“A college’s website is its most important marketing tool.”
In 2016, who would dispute that statement? It’s accepted as fact among university marketers, web developers, and admission officers across the world.
And why not? It makes intuitive sense: Websites are always available to prospective students (or anyone else) in a couple of swipes across a smartphone screen, instantly gratifying their desire to learn whether a college they’ve just heard about is a potential match for them. And, the importance of websites to prospective students, especially teens, has been confirmed through focus groups and survey research.
College and university websites serve many constituents, including current students, faculty, and alumni. But most institutions consider prospective students seeking admission to be the most important audience. With continued competition for a shrinking applicant pool and pressure to achieve ever-higher enrollment targets, coupled with a continued rise in digital and social media influence on students, college marketers’ “low-hanging fruit” should be the channel they control — their “.edu website.”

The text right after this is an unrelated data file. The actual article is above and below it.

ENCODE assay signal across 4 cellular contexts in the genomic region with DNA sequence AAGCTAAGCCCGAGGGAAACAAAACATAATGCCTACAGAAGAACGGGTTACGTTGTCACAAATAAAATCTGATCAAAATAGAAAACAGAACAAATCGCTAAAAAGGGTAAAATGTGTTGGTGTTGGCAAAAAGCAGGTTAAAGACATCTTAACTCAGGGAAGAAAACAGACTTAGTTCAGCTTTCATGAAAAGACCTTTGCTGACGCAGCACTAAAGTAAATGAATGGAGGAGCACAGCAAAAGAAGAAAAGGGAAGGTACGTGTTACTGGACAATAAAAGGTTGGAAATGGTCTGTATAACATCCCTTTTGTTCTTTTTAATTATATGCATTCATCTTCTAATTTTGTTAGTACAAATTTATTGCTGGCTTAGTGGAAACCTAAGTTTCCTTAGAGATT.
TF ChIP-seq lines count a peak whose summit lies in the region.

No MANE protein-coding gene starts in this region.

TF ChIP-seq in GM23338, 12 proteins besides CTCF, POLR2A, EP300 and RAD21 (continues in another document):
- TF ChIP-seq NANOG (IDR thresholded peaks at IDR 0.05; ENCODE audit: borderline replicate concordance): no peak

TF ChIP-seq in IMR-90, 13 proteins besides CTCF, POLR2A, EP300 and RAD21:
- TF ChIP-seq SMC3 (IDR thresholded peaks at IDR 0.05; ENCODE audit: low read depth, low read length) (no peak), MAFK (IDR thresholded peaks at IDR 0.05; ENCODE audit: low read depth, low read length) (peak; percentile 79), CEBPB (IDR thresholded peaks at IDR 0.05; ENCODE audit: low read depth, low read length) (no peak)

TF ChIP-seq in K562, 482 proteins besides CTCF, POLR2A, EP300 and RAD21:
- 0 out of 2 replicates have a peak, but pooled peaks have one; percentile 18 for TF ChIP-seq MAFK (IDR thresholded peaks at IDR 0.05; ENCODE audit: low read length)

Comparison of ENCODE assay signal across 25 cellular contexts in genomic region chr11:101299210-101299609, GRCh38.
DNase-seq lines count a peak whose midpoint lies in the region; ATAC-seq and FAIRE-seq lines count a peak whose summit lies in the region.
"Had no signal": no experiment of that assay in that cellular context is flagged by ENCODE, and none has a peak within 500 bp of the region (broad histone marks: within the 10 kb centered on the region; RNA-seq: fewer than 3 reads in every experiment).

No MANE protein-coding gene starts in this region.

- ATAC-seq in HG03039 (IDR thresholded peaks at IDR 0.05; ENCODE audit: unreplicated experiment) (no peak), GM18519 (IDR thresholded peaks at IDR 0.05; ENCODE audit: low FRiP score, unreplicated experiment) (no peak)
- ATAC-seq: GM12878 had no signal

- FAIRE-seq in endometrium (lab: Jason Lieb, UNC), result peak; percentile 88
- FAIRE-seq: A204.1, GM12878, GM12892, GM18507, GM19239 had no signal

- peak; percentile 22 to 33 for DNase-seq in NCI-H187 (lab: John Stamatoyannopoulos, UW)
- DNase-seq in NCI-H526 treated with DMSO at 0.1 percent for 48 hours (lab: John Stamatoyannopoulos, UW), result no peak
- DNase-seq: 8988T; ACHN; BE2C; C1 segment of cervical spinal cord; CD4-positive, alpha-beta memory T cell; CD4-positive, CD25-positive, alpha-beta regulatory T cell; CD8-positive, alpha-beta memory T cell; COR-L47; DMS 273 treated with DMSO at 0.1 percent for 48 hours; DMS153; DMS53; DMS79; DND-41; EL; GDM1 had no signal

Understanding what students like, dislike, and need can be challenging for marketers, because their target audience is media-saturated, accustomed to immediate gratification, and constantly changing its preferences for digital content consumption. This year’s research explores just how important college websites are to college-bound teens, complementing last year’s study, “Mythbusting Admissions,” which explored teen perspectives on college admission tactics.
Michael Stoner, president of mStoner, cautions higher education marketers to stay focused on making their institutions’ websites easy for students to use rather than constantly adding new features.
“It’s easy to try to incorporate the latest shiny object into your website,” says Stoner. “However, research shows teens are not as impressed with flashy tools when they are browsing your website as they are concerned with easily finding the important information that can help them navigate the overwhelming application process.”
Gil Rogers, director of enrollment marketing at Chegg, notes that a clear distinction exists between the college website, which remains an important channel for prospective students throughout the process, and other channels, such as college help sites and social media.
“Students visit an .edu website to find the information they need, like admissions deadlines, majors, and cost,” Rogers notes. “Students use social media and college ranking and review sites to find the information they want, like campus culture and fit.”
Mythbusting Websites explores:
The Mythbusting Websites research, conducted May 19 to June 8, 2016, asked college marketers about their perceptions of how teens use and value aspects of their websites, while concurrently asking teens about their use of college websites and preferences. More than 590 college professionals and 2,300 high school seniors provided feedback to this survey.